Real Estate Bubble? Near-term Opportunities and Challenges in Bay Area Real Estate

Bubble: It's Coming, but We're Not There Yet, Experts Say 

J.K. Dineen, Reporter - San Francisco Business Times

San Francisco’s current reign as an international “super core” target for real estate investors will continue for two or three more years, but already there are warning signs of a bubble market.

That is the consensus of a panel of San Francisco real estate executives made up of Swig President and CEO Jeanne Myerson, BRE Properties CEO Connie Moore, and economist Ken Rosen. The three spoke at a panel entitled "Real Estate Bubble? Near-term Opportunities and Challenges in Bay Area Real Estate" sponsored by Financial Women of San Francisco. It was moderated by Julia Wilhelm, a managing director with Studley, a commercial real estate brokerage.

                Jeanne Myerson       Connie Moore       Ken Rosen       Julia Wilhelm

Myerson recounted a recent bid her company made on a property in downtown Palo Alto, across from the Caltrain Station. Swig’s offer came in at a whopping $1,000 a square foot, and had the additional incentives of a quick close, no contingencies, and a willingness to offer up a property for a tax deferred exchange. Despite the exorbitant offer, Swig was not one of the finalists.

“We weren’t even at the table,” said Myerson. “There is capital flight going on where everybody wants the same thing. Talking to people who bid on the property, they are projecting continued strong growth in rents. We are not."

A lot of buildings in the Bay Area's elite markets these days are trading for "silly" numbers, Myerson said. Every institutional Investor seems to be targeting the top three Bay Area markets -- San Francisco, Mountain View, and Palo Alto. But they are also expecting double-digit returns. "That is not going to happen in this market when you are buying largely leased stuff at a very high basis," she said.

Along with the energy-fueled Texas markets of Dallas, Houston, and Austin, San Francisco and San Jose are the most robust economies in the country, according to Rosen. San Francisco added 41,000 jobs in 2012 and 18,000 jobs so far this year.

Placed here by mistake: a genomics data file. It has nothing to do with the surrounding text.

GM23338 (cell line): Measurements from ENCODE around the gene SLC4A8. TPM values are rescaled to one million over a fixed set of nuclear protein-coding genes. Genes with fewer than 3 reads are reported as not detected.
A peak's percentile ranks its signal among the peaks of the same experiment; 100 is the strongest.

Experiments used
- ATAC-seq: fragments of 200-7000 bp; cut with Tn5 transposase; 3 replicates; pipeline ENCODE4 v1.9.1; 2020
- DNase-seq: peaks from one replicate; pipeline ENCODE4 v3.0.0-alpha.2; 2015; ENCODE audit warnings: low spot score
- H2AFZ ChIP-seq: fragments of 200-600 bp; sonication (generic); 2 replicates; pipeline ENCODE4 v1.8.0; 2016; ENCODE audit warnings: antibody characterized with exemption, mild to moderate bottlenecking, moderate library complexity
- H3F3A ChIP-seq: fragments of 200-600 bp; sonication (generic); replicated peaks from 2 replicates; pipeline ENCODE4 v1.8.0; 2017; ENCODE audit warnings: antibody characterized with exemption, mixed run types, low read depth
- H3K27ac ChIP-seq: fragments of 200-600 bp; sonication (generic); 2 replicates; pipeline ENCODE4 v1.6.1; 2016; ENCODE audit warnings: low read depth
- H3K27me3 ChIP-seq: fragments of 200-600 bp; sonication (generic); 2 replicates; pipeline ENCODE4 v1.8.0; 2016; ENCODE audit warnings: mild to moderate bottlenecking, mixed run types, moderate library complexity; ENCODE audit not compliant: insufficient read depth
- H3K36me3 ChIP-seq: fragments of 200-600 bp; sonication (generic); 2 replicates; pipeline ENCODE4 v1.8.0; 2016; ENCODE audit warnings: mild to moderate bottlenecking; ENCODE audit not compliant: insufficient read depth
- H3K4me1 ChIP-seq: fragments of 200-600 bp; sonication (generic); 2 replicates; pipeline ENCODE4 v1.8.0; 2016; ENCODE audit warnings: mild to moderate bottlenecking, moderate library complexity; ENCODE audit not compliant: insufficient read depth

Rosen, chairman of the Fisher Center for Real Estate and Urban Economics at UC Berkeley, said a lot is going right for the Bay Area this time around. In contrast to the boom of 1999 and 2000, San Francisco tech companies are profitable and are not taking large amounts of “shadow space” to accommodate unrealistic future growth. Still, he said the valuations of some Bay Area tech companies preparing to go public are crazy. “We have to worry about that,” he said. “We have all these companies that certainly have lots of revenue, they are making profits, but should they be (valued at) 1000 times income? I don’t think so.”

Rosen also said investors should be wary of buying buildings above replacement costs, something that has been happening in the South of Market. In the past few weeks several SoMa buildings have sold for between $600 a square foot and $650 a square foot. While you could argue that historic brick and timber SoMa buildings are irreplaceable, those prices are slightly higher than what it would cost to build a contemporary tech-friendly structure that would be competitive with the vintage ones.

“I would be very careful of buying anything above what it costs to build,” said Rosen. “It makes me uncomfortable that we are seeing that again in San Francisco. It’s a mistake. You can’t rely on interest rates staying low forever. There is no question in my mind that by 2017 we will have moved back to a 4 or 5 percent treasury bond. Maybe it won’t happen as quickly as I think, maybe it will happen sooner. So if you are buying something based on 2.6 treasury, it’s a mistake. You have to look at replacement costs.”

Moore, whose company BRE is constructing 360 units in two buildings in Mission Bay, said she is confident that demand is strong enough to absorb the units. But there will be soft patches along the way as inventory floods the marketplace. BRE’s project will open about six months after UDR opens its 315-unit development at 185 Channel St., and Equity Residential is not far behind BRE with a 257 units development.

“There has been such a lack of supply in the Bay Area, it’s been great to be a landlord,” said Moore. “Long term it’s going to be a great market, but there are going to be a lot of concessions for all of this new stuff. Most of the stuff that we have under construction, the rents that we see today are clearly higher than what we thought they would be at this point when we underwrote the transactions. But the flip side of all the supply you are seeing in Mission Bay is that at some point that is going to weaken revenue growth. Ultimately rent growth has to track wage growth.“

J.K. Dineen covers real estate for the San Francisco Business Times.

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